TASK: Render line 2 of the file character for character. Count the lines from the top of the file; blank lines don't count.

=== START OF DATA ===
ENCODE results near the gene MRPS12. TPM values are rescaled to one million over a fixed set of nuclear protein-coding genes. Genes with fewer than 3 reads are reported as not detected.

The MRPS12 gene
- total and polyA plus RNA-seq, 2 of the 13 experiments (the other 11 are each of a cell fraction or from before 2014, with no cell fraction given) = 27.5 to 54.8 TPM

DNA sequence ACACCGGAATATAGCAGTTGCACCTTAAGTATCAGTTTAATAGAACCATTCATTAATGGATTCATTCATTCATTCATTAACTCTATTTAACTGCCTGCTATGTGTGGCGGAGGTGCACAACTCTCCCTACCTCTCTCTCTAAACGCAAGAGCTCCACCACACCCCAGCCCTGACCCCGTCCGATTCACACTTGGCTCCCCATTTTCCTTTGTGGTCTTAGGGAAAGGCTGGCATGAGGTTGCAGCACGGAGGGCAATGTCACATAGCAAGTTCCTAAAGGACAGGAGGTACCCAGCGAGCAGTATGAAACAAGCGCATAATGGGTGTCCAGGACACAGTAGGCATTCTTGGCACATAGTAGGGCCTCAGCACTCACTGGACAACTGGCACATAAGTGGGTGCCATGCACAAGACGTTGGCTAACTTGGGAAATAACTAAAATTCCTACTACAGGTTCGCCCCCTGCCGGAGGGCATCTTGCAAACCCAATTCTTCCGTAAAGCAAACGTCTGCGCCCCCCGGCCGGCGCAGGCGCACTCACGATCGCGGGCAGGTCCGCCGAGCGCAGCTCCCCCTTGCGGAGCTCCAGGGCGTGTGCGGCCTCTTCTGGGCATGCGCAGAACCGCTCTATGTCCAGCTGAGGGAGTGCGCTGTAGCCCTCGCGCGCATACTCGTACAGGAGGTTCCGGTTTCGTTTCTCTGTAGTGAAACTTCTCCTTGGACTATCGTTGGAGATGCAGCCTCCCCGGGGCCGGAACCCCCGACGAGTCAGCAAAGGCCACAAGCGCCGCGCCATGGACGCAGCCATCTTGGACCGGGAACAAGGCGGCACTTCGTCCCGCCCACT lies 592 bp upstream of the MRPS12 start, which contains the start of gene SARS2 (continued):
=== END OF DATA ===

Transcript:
The MRPS12 gene